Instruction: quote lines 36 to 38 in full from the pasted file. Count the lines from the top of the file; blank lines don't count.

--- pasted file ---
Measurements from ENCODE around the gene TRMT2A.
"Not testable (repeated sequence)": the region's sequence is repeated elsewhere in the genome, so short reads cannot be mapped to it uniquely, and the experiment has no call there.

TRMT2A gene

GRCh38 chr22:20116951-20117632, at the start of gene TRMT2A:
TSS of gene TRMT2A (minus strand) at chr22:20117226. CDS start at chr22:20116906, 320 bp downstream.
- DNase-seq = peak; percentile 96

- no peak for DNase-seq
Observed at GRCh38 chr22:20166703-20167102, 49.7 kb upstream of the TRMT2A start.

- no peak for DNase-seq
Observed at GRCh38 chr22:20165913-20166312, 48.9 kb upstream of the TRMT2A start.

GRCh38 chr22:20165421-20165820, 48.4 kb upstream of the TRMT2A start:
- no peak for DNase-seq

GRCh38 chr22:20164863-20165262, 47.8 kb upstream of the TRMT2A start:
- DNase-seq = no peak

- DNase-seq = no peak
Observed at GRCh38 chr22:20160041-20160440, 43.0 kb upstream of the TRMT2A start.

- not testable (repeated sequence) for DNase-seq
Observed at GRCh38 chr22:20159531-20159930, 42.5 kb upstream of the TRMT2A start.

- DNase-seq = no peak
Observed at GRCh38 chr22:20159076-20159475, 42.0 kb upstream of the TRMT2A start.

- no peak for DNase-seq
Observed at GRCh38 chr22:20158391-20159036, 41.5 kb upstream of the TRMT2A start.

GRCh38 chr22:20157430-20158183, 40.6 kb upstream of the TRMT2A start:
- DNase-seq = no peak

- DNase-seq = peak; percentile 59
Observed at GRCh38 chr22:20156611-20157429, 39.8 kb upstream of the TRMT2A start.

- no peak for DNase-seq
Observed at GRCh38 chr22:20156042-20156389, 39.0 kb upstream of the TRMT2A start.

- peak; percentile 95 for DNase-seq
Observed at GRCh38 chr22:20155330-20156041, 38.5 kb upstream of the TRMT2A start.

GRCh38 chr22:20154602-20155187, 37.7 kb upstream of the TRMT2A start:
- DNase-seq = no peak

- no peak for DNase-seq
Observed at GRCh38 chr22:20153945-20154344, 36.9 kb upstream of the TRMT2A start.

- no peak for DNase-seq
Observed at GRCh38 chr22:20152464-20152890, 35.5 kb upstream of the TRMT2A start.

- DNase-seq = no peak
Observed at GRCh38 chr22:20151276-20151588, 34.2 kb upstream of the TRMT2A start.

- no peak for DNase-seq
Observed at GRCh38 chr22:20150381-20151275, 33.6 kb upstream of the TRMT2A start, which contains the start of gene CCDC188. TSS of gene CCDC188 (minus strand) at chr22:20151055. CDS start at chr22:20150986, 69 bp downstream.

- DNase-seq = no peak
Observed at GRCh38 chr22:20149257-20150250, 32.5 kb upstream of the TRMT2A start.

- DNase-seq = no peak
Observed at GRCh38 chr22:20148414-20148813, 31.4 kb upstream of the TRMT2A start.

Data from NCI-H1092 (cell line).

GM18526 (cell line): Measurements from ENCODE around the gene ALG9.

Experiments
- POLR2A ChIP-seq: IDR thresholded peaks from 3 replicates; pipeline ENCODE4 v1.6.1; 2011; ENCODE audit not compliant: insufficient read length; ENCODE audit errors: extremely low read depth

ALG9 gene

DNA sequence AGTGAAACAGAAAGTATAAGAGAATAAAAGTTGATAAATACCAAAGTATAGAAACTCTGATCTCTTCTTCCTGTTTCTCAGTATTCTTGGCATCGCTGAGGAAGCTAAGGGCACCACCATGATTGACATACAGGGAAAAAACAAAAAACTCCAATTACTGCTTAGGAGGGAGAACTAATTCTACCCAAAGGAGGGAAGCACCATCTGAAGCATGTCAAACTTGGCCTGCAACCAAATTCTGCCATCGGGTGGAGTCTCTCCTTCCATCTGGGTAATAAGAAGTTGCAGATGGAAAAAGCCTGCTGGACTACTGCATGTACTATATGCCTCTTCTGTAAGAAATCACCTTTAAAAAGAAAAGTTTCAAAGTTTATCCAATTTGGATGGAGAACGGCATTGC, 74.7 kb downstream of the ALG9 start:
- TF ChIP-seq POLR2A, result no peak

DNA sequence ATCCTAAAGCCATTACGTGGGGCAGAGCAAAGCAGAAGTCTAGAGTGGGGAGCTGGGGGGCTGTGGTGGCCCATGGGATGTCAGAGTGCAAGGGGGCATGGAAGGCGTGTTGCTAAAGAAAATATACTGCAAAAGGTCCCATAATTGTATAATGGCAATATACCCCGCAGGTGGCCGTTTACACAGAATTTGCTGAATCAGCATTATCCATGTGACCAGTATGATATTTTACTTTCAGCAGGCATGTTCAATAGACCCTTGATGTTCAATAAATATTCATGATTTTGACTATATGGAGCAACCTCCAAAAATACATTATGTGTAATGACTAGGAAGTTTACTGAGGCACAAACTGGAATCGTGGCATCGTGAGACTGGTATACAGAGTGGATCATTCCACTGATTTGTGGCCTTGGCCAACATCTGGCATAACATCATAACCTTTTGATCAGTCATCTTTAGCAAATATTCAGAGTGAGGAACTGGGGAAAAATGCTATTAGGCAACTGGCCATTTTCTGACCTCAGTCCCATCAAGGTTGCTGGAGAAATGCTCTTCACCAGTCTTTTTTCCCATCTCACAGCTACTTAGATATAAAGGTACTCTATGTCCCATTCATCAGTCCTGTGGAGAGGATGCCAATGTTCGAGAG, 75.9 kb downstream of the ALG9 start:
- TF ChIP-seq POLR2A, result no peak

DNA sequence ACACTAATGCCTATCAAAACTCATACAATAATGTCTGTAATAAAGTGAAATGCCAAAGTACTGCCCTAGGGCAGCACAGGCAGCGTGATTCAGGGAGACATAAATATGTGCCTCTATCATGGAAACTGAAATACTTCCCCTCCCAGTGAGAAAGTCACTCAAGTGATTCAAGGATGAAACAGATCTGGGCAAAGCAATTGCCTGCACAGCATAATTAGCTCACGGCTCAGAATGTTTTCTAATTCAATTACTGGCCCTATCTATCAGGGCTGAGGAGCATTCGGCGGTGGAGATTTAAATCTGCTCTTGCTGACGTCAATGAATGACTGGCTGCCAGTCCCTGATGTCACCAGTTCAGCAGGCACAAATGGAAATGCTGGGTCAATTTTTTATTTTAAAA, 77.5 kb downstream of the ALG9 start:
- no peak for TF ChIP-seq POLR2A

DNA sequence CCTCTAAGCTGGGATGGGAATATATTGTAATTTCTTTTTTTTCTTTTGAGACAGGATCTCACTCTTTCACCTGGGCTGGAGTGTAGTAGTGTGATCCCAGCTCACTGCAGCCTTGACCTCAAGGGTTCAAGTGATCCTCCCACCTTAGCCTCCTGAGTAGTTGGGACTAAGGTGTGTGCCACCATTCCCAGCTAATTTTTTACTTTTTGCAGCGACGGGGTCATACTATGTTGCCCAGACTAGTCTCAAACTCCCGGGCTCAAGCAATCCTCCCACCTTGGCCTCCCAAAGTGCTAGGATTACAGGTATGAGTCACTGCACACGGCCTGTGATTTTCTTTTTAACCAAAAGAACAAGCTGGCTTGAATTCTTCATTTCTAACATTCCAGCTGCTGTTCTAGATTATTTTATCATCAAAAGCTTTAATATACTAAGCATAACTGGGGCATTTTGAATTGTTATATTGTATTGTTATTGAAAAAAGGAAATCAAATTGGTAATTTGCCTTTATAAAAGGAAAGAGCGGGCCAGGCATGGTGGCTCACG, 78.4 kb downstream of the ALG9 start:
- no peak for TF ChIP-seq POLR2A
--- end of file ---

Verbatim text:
Observed at GRCh38 chr22:20152464-20152890, 35.5 kb upstream of the TRMT2A start.

- DNase-seq = no peak
Observed at GRCh38 chr22:20151276-20151588, 34.2 kb upstream of the TRMT2A start.